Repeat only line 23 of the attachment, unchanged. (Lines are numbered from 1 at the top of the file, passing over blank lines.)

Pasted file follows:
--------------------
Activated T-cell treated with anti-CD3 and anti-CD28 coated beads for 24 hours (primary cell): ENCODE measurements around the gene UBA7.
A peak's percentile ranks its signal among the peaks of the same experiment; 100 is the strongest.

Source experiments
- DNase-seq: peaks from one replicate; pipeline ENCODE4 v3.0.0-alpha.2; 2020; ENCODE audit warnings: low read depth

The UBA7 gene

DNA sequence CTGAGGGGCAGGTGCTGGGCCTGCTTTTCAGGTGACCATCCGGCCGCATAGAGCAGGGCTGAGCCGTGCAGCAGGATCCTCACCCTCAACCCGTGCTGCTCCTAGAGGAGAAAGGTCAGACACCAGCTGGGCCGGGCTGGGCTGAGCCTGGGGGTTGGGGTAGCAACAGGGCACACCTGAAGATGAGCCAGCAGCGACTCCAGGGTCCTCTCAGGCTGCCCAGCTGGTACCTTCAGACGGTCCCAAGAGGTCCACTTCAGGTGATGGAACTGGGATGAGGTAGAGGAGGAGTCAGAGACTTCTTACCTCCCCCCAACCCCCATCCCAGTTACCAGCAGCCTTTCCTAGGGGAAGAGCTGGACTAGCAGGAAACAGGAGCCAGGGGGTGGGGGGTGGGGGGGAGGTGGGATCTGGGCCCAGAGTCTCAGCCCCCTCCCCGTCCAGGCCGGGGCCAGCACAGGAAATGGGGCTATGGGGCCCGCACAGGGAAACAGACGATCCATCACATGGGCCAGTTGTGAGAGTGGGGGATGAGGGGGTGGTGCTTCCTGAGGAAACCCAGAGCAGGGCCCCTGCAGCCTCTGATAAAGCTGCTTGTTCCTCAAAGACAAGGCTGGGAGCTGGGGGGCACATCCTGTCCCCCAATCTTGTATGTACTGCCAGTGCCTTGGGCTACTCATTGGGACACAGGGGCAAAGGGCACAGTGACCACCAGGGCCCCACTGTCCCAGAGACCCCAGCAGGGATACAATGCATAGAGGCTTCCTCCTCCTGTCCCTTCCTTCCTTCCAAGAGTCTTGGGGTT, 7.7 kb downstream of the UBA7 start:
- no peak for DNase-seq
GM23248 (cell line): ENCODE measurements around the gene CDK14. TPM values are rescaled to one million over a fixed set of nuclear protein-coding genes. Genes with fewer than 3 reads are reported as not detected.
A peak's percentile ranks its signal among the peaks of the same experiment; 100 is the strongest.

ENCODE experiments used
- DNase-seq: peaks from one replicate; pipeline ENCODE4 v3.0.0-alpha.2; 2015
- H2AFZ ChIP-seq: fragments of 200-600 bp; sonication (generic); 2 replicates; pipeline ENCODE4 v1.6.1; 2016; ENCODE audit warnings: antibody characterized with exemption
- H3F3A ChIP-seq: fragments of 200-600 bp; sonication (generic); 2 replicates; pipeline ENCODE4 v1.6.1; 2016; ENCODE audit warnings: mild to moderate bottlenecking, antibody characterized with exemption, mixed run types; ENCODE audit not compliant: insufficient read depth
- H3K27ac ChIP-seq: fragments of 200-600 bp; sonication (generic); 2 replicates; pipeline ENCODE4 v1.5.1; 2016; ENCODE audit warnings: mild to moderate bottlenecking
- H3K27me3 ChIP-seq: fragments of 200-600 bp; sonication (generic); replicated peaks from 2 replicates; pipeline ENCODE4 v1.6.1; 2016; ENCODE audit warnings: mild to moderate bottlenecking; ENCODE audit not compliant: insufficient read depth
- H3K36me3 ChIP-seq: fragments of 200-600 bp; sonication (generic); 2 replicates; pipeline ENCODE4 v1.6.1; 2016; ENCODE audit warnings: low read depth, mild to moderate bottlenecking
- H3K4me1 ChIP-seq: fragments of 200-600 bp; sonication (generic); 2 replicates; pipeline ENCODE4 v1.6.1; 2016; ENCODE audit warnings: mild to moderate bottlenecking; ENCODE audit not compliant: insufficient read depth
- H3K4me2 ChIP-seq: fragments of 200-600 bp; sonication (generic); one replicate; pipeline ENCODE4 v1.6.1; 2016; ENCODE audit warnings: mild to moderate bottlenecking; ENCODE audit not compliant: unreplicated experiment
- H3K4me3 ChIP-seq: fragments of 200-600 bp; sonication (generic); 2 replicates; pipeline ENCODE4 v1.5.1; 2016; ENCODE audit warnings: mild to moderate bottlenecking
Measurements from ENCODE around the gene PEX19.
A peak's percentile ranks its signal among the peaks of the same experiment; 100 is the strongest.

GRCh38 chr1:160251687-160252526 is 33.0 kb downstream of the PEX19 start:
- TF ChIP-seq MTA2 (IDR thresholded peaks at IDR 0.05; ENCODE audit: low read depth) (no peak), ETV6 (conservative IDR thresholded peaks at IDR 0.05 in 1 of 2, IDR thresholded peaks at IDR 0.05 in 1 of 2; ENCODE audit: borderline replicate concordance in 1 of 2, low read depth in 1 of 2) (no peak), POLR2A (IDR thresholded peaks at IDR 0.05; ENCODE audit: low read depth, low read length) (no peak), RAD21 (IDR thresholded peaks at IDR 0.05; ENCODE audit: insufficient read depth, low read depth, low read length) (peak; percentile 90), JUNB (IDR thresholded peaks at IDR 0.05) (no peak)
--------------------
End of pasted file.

- TF ChIP-seq MTA2 (IDR thresholded peaks at IDR 0.05; ENCODE audit: low read depth) (no peak), ETV6 (conservative IDR thresholded peaks at IDR 0.05 in 1 of 2, IDR thresholded peaks at IDR 0.05 in 1 of 2; ENCODE audit: borderline replicate concordance in 1 of 2, low read depth in 1 of 2) (no peak), POLR2A (IDR thresholded peaks at IDR 0.05; ENCODE audit: low read depth, low read length) (no peak), RAD21 (IDR thresholded peaks at IDR 0.05; ENCODE audit: insufficient read depth, low read depth, low read length) (peak; percentile 90), JUNB (IDR thresholded peaks at IDR 0.05) (no peak)